Do you have questions or concerns about your finances? Are you experiencing difficulty in paying your tuition or other bills as a result of the COVID-19 pandemic?
Student Loan Interest Rates for 2020-21 Academic Year on Track to Drop Sharply (posted 5/13)
There is good news on the student loan front. If you are going to take out student loans for your education, these are some of the best rates in the history of the Direct Loan program. As a result of yesterday’s federal 10-year Treasury auction, the interest rate on new loans for 2020-21 are expected to decrease from 6.08% to 4.30% for graduate/professional Direct Unsubsidized Loans, and from 7.08% to 5.30% for Parent and Grad PLUS loans.
MSP Emergency Funds (posted 5/29)
Review this webpage for further information on MSP’s emergency Student In-Need Grant (SING) and Student Emergency Loan Fund (SELF) funds.
Psi Chi COVID-19 Response Relief Fund (posted 3/30)
Many of our students are being impacted financially by the current crisis, which may be impeding their ability to pursue their studies and engage in scholarship. Psi Chi hopes that this fund may provide some relief during this emergency and support students as they continue in their studies.
This fund is open to all students at MSP who wish to apply and demonstrate a need related to our current crisis. Apply here.
Governor Announces New Programs to Increase and Expand Unemployment Benefits for Workers Affected by COVID-19 (posted 3/31)
Gov. Gretchen Whitmer announced new programs for workers affected by COVID-19. The governor, under the federal CARES Act, signed an agreement between Michigan and the U.S. Dept. of Labor to implement Pandemic Unemployment Assistance and Compensation programs that grant benefits to workers who do not already qualify for state unemployment benefits. Workers include self-employed, 1099-independent contractors, gig, and low-wage workers who can no longer work because of the pandemic.
For more information regarding applying for assistance visit Michigan.gov/UIA.
No Reduction of Cost of Attendance Budgets or Federal Direct Loan Refunds
You may have seen news stories of colleges and universities with on-campus housing that have sent students home and are pro-rating those charges. Schools that do reimburse students however are NOT also required to adjust the student budgets.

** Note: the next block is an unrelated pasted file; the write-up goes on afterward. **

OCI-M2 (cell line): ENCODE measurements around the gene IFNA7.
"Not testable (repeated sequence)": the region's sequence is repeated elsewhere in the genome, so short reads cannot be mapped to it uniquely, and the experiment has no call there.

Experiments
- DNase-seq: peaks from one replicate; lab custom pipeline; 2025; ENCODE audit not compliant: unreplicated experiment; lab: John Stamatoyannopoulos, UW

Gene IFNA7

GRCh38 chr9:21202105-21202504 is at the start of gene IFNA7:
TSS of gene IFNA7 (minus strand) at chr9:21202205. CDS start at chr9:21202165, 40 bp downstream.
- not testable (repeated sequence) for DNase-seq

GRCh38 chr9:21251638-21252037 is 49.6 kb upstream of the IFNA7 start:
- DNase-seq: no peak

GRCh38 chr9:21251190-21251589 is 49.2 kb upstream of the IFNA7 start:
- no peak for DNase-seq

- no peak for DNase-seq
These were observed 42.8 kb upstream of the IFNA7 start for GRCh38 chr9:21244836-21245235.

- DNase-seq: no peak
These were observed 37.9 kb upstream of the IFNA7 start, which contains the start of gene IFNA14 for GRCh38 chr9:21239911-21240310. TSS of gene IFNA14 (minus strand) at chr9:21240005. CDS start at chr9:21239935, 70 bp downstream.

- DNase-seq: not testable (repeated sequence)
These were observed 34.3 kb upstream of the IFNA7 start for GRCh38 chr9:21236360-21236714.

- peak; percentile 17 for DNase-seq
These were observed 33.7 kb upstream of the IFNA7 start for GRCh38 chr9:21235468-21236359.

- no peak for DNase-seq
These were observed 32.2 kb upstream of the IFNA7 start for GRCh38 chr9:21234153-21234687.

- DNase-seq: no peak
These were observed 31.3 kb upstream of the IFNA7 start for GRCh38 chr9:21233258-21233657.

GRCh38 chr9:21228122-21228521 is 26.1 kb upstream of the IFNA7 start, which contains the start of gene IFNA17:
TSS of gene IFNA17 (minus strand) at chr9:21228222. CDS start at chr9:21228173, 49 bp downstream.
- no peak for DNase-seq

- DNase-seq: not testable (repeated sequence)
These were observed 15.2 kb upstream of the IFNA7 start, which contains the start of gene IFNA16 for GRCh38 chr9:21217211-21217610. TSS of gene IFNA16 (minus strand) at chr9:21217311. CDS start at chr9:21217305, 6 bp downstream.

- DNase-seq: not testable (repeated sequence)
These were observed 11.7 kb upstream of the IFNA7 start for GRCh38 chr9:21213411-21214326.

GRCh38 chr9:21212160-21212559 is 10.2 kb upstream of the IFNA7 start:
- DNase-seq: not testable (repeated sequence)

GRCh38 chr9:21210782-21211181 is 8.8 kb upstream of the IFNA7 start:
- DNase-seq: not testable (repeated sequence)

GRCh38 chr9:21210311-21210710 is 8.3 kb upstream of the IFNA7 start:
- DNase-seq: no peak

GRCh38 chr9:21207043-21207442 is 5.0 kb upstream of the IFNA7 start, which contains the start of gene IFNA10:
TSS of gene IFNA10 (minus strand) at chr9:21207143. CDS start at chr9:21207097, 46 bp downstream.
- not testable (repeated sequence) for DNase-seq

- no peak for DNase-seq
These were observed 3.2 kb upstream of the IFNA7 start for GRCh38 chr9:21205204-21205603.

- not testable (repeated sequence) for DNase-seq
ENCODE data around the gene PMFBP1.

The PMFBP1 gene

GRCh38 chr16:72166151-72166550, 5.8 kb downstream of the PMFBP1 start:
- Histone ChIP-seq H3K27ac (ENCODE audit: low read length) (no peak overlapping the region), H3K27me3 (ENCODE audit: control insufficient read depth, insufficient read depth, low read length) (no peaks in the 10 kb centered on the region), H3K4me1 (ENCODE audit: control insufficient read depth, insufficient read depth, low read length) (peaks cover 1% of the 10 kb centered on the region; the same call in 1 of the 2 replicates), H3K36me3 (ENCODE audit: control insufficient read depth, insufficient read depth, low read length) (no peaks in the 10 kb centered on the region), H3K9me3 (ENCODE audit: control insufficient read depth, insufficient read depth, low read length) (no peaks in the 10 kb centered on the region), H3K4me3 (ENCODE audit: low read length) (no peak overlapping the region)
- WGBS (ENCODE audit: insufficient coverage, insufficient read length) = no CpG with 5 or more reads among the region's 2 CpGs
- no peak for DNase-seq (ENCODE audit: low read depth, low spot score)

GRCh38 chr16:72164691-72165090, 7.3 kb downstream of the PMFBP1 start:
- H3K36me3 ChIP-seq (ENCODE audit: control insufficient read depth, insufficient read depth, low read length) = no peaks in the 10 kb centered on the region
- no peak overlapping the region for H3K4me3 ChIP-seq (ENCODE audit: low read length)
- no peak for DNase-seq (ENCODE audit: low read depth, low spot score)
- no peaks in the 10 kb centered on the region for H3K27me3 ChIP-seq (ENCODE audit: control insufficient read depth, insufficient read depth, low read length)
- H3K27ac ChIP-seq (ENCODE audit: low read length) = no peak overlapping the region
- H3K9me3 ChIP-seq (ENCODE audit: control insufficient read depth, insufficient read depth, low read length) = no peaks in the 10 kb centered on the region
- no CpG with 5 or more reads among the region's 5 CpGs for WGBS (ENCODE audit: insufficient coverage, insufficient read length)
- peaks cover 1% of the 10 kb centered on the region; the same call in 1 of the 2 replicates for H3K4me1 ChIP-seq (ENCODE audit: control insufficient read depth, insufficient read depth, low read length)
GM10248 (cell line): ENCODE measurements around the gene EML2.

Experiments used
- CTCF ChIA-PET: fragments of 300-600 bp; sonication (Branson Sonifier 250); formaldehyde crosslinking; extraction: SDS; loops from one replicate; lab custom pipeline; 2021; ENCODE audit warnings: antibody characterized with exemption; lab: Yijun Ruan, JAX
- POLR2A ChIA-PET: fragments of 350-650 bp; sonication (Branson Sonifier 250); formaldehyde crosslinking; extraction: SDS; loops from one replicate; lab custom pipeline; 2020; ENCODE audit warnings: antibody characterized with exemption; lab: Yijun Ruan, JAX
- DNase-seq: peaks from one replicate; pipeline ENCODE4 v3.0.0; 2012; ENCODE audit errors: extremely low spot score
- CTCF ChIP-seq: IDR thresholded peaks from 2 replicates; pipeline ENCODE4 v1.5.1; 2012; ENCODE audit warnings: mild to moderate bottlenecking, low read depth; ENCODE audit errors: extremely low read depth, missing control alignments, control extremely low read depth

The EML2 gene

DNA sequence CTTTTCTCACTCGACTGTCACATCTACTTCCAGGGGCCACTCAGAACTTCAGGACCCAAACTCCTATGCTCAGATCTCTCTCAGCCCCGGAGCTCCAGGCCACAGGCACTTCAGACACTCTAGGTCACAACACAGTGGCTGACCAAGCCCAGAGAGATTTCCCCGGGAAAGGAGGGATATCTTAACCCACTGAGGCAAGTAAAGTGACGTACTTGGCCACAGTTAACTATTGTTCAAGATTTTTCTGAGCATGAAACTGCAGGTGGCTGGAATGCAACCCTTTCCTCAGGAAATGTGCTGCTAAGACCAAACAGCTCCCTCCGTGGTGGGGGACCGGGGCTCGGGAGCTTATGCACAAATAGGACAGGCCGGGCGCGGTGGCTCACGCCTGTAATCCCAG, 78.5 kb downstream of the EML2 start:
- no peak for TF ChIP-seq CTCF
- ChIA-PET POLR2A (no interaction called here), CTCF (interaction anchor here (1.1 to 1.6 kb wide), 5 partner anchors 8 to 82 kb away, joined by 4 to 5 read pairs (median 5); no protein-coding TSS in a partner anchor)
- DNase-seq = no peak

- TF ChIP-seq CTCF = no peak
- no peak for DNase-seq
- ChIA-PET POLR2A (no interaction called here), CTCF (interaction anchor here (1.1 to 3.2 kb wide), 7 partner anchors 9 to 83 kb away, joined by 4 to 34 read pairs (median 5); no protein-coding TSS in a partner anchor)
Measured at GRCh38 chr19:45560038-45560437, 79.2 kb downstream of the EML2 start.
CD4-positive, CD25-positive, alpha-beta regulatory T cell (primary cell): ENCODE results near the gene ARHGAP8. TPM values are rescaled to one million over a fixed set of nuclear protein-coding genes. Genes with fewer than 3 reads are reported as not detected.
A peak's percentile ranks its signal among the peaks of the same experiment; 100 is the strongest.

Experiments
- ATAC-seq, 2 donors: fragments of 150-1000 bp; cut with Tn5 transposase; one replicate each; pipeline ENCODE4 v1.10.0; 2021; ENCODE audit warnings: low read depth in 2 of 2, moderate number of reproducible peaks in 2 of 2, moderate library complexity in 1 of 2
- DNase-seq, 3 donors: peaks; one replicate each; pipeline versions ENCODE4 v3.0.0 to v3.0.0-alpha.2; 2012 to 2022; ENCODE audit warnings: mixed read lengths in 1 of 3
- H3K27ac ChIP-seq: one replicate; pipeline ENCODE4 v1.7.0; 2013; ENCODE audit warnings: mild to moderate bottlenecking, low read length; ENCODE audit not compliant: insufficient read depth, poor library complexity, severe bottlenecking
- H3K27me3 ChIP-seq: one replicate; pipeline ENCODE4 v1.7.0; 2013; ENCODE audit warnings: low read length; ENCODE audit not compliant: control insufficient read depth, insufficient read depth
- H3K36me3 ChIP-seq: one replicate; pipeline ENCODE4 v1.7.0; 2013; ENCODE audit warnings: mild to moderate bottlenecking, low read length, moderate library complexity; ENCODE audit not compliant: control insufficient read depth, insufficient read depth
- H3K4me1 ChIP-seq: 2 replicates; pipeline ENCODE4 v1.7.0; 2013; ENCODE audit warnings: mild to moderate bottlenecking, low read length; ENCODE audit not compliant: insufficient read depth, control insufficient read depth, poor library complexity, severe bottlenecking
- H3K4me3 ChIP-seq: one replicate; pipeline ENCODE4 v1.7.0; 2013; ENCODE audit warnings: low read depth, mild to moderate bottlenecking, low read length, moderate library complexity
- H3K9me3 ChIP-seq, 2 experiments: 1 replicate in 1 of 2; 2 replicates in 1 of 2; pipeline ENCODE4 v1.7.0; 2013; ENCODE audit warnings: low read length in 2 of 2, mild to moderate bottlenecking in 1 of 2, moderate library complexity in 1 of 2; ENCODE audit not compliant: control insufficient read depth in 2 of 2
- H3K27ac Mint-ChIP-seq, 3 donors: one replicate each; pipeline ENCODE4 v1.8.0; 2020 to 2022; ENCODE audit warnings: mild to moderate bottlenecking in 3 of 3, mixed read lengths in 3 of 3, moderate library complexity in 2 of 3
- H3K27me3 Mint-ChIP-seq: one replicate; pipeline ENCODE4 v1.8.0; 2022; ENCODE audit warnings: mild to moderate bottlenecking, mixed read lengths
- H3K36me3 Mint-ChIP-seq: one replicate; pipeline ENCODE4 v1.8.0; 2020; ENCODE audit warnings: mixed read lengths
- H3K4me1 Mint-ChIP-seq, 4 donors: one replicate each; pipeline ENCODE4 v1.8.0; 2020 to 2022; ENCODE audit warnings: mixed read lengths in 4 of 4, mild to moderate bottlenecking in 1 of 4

As a commuter school, this does not affect MSP. Students continue to pay their housing costs as they did before the COVID-19 coronavirus. There is no reduction of student loans or change to refunds due to our current move to online learning.
Congress Passes Emergency GI Bill Fix
On Thursday, March 19, 2020 Congress passed a bill to ensure continuation of benefits to students affected by changes to online vs. in-person delivery of classes and training. This necessary fix to the GI Bill puts veteran benefits on the same footing as federal aid (loans) which Congress had addressed weeks earlier.
The Registrar and Financial Aid Continue to Monitor Department of Education (ED) Guidance
ED’s Office of Postsecondary Education has provided guidance to the higher education community regarding how they should comply with Title IV policies for students affected by COVID-19. This includes campuses such as ours that has temporarily stopped ground-based instruction, allowing this federal funding to remain in place. The flexibility provided is applicable to the current and following semester.
Temporary Suspension of Student Loan Interest
President Trump announced an intention to lessen the economic blow of the COVID-19 coronavirus by pausing accrual of interest on federal student loans. Those individuals who are in loan repayment will still have to make their monthly payments as usual. Loan borrowers need do nothing to benefit from this adjustment. Higher education experts are hoping it will be expanded.
ED Clarifies Details of Interest Accrual Pause, Allows Temporary Administrative Forbearance
The Department of Education (ED) on Friday further clarified the method by which borrowers with federally-held student loans will receive a pause on interest accrual, how long the delay will last, and what options borrowers have to pause payments — which otherwise would not be lowered by the pause in interest accrual alone.